Lisa and the League of Kindness

By Tammy Keith

Lisa Barber’s friends and family say there were two indisputable facts about her: She was kind-hearted to the core and loved a good pair of shoes. 

Lisa died of a pulmonary embolism in February 2020 following a brief illness.

Kim Reed (from left), reading interventionist at Vilonia Primary School, and counselor Cindy Fortson are integral in making sure children who need new shoes are served.

“Her main priorities were her faith, her family, and, really, it’s a cliche, but just to be kind,” Sean Barber of Saltillo said about his late wife. “Kindness to others was so important to her.” Lisa was a paraprofessional at Vilonia Elementary School. “She loved the kids; that was her main passion.” The couple have two children, Morgan Barber, 30, of Clearwater, Fla., and Braxton Barber, 26, of Conway.

Braxton said he wanted to do something to honor his mother’s memory, a woman he described as “someone who would rather have nothing so others could have something.”

Lisa’s Closet was created in 2021 after Braxton had a brainstorming meeting with a few of his mother’s close friends and co-workers; then he approached his dad with the idea. Her love of shoes was a family joke. “I called it an unhealthy obsession,” Sean said, laughing. “She had a closet full.”

The 501(C)3 nonprofit provides new shoes and socks and sometimes coats and belts to Vilonia students in grades K-12. Younger students each receive a book on kindness with a note in it telling about Lisa and the project. Lisa’s Closet started in the primary school and expanded into every building. To date, about 500 students have received shoes; some students are repeat recipients.

The charity originally contributed to Vilonia’s backpack program that sends food home with students on Fridays. Lisa had been involved with that project, but the churches are doing a good job filling that need, Sean said. Shoe recipients are students enrolled in the backpack program.

Sean, who is president of Lisa’s Closet’s 10-member board of directors, said Kim Reed, a reading interventionist at Vilonia Primary School and close friend of Lisa’s, suggested the books.

Reed said she wishes everyone could have known Lisa. “She loved with every piece of her being; you never saw her that she didn’t hug you, say that she loved you. She adored children, absolutely adored them. Lisa loved shoes; that was one of her little vices. We decided to do Lisa’s Closet and have shoes for the kids. She loved children, she loved shoes, so this would be a perfect combo,” she said.

Sean Barber, his son, Braxton, daughter-in-law Mindy Barber and grandson Reece show some of the new shoes from Lisa’s Closet at Vilonia Primary School. The closet is dedicated in memory of Sean’s late wife, Lisa, a paraprofessional at Vilonia Elementary School.

Lisa Barber Be Kind Poker Classic that is held each June, and counselors purchase the shoes. The fourth annual event is June 22 at the Knights of Columbus Hall in Conway, and more information is available at the new website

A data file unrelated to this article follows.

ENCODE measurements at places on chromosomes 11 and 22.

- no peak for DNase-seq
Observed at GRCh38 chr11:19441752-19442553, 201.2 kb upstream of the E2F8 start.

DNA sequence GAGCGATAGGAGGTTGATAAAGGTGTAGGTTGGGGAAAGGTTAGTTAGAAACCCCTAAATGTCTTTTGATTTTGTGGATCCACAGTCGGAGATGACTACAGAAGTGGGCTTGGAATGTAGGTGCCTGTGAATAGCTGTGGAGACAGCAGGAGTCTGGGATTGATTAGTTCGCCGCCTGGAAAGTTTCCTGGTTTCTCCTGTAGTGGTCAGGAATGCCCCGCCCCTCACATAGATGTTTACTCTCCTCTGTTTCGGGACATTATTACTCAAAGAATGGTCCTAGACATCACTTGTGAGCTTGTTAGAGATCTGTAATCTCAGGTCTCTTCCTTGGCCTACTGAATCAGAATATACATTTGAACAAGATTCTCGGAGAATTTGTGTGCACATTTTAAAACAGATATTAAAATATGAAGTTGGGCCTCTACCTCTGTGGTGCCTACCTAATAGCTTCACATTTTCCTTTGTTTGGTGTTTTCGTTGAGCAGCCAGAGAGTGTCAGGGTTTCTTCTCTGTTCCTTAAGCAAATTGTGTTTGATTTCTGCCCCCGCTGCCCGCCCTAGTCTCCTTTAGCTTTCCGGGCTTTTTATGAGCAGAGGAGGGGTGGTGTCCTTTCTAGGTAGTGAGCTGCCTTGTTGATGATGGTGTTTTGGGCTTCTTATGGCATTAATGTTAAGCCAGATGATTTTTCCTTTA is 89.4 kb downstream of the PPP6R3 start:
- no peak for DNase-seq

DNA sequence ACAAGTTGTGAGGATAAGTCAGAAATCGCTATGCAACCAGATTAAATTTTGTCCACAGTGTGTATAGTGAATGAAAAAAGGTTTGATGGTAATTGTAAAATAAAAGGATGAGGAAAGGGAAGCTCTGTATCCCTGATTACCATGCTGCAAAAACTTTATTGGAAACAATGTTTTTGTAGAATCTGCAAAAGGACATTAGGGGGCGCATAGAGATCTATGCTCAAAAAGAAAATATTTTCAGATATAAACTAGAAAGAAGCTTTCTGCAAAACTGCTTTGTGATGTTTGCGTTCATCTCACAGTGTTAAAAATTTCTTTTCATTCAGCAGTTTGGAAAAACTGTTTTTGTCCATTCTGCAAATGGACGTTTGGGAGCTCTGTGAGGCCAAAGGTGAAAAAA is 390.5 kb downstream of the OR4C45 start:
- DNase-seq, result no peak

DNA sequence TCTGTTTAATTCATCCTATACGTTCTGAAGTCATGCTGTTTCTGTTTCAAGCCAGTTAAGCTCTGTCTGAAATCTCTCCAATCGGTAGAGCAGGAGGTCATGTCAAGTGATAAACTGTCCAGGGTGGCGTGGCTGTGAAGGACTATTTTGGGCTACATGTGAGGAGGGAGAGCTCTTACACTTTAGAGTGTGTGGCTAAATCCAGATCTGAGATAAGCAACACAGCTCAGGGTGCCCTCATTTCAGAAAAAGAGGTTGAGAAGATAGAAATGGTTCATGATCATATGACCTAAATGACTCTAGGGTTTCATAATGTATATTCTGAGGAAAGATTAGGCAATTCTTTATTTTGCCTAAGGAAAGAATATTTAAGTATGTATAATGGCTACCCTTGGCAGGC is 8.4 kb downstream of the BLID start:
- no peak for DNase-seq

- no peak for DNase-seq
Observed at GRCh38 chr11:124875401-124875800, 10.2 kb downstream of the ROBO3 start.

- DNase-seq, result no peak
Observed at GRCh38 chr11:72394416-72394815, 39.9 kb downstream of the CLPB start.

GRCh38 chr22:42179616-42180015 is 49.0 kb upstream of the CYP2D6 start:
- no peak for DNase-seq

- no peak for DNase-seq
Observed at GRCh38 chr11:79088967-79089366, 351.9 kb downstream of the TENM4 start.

Reed, who coordinates the program for the schools, said the counselors are “fabulous.” They organize the shoes by size and gender and store them at the schools. Shoes are given in the fall and right before the end of the school year, but also throughout the year when a need arises, Kim said. She said students have come to school with “duct tape holding their shoes together” or hand-me-downs that don’t fit. Kim said the shoes are given out discreetly to older students to ensure they are not embarrassed.

Braxton said his mother had a heart for children in need. “It tore my mom apart to see kids as sweet as they can be showing up with clothes that were dirty and shoes you wouldn’t put on your kids if you didn’t have to,” he said.

Braxton’s wife, Mindy, is a third-grade teacher at Vilonia Primary School. She has seen firsthand the impact Lisa’s Closet has had on the children.

“I have multiple students in my personal class who’ll tell you their favorite days are when they get shoes,” Mindy said. “They [the counselors] buy the fun, light-up shoes. The students stomp around in the hallways; they just love it. They wear them every day.

“Every year it makes me emotional … their faces are so excited. Lisa would absolutely cherish this. She is just helping so many people, even though she’s not here anymore. Parents say this has been a burden lifted from their shoulders.”

Sean said the project has exceeded his expectations. “So many of these kids, honestly, have nothing, so we don’t think about how a simple pair of tennis shoes can change that kid’s outlook. Even if it’s for that day, they feel like everybody else. A small gesture like that can have a huge impact on their lives.” Sean said the long-term goal is to expand Lisa’s Closet into other school districts. It is seeking a grant, and he would love to partner with a shoe store or brand to provide shoes to children.

Braxton said he thinks his mother “would be overjoyed” at what the charity has accomplished. “I think every time a kid got a new pair of shoes she’d have a crying episode, she’d be so happy,” he said. “Having her name on something so impactful to so many kids would kind of blow her away. It is a blessing to remember her in that way. She’s finally able to do the things she always wanted to.”

Shoes wear out, but Lisa’s legacy of kindness is lasting.